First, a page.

Trying to make sense of a rule book can be a confusing proposition at best. In this section I'm going to try and present baseball playing rules in a manner that will hopefully make sense and be a little less confusing.
While I will attempt to be as accurate as possible in describing the rules and the situations in which the rules are applied, this section is in no way intended to be used instead of the rule book. The purpose is to hopefully clarify some of the rules that maybe be confusing even after reading the rule book.
Remember, rules will vary by league and age group, so check your rule book to make sure it fits with what is stated here.
Feedback and Input
Baseball rules is a new section to the web site and will grow over time. If you are confused about a rule that isn't listed here (as of now that's most of them), please email me at email@example.com and I'll try to add it to the section. If you know that a rule is different for a particular league, please let me know that also and I will add an annotation to the explanation listed here.
judgment of the Umpire
It's important to remember that most calls are based on the judgment of the umpire. You may see it one way and the umpire may see it differently. That's baseball, and missed calls are going to happen in every game. You want your players to be able to put bad calls behind them and continue to play hard and focused. It then makes little sense to argue a call in youth baseball over what the umpire has seen. Show your team that you respect the umpire and you can move on and focus on the next play. You'll be emulating what you're telling them and they will learn good sportsmanship along with developing an ability to play more consistently by focusing on things that are under their control. For example, if an umpire calls a player out on a tag play and you think the opposing player missed the tag, what's your argument? "Ump, you must be blind!" The fact is you have no argument and the umpire is not going to change his mind based on you saying "he missed the tag". It's a judgment call. You don't have to be happy about it, but you need to accept that bad calls are going to happen.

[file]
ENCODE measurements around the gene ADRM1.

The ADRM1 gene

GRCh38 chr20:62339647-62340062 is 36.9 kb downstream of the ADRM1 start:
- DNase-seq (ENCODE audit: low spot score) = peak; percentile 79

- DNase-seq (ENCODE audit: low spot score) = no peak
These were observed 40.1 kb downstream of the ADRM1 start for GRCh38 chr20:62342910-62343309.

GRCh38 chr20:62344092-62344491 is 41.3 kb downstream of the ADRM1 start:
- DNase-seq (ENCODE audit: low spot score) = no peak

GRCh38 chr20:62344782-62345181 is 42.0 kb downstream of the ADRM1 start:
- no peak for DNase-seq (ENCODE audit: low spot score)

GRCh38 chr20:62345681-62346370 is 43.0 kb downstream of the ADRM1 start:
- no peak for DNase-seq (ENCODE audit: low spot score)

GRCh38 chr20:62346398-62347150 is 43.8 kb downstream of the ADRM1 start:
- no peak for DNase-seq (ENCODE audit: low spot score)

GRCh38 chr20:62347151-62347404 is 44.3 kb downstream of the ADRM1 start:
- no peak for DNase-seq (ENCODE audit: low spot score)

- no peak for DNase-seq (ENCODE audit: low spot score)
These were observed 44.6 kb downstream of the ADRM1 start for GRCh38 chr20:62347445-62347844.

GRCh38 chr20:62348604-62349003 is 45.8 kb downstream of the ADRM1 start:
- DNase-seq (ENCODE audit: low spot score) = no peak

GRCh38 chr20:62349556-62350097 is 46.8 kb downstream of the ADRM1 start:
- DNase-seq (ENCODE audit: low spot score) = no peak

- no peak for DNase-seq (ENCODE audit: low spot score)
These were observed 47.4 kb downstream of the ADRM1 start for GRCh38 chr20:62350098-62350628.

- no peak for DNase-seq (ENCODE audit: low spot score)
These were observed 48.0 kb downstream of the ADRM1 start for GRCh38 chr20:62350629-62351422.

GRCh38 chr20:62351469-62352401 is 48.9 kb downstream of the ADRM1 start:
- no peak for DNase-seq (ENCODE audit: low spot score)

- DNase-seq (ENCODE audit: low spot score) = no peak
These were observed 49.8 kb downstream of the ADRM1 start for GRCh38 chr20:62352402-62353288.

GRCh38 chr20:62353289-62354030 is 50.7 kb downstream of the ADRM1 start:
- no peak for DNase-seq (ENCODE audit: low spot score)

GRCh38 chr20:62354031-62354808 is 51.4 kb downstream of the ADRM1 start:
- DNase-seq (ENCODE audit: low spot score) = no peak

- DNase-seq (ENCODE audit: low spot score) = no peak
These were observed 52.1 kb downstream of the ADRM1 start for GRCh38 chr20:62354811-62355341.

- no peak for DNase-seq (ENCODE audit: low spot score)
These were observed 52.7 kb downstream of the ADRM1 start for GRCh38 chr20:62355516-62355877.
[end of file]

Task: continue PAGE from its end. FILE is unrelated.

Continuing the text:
With that said, the one area where a call can be changed is when the incorrect call has been made based on the rules of the game. Most umpires know the rules inside and out, others in the younger age groups are new to umpiring and may not be aware of how a rule applies in a certain situation. If a rule is applied improperly, then there is a chance that the call can be overturned. It's still important to remember that most rules are based on the judgment of the umpire, so knowing a rule doesn't matter if the umpire didn't see it in a way where the rule would be applied. For example, if an umpire doesn't call an infield fly in a situation where you believe it should be called, you may tell him that it should have been called, but it's still a judgment call and can't be appealed. On the other hand, if the umpire calls "infield fly, batter is out", the ball drops in foul territory, and the umpire still states that the batter is out, then this is the incorrect call and you would want to tell (remind) the umpire that the infield fly rule only applies to a fair ball. By knowing the rules, you will know when you should approach an umpire to question a call and when you shouldn't.
In the Baseball Rules Section
Remember this section is just starting and will grow. So to start if off, I've picked a couple of rules that have come up a few times during games I've been involved in and have proved to be confusing for many people.
- 2. Definition of Terms
- Infield Fly Rule
- 5. Putting the Ball in Play, Dead Ball and Live Ball (in Play)
- 6. The Batter
- Hit by Pitch
- Outside the Batter's Box
- Dropped Third Strike
- 7. The Runner
- Overrunning First Base
- Running Lane to First Base
- Touching the Bases in Order and Retouching
- Tie Goes to the Runner
- Two Runners Occupying a Base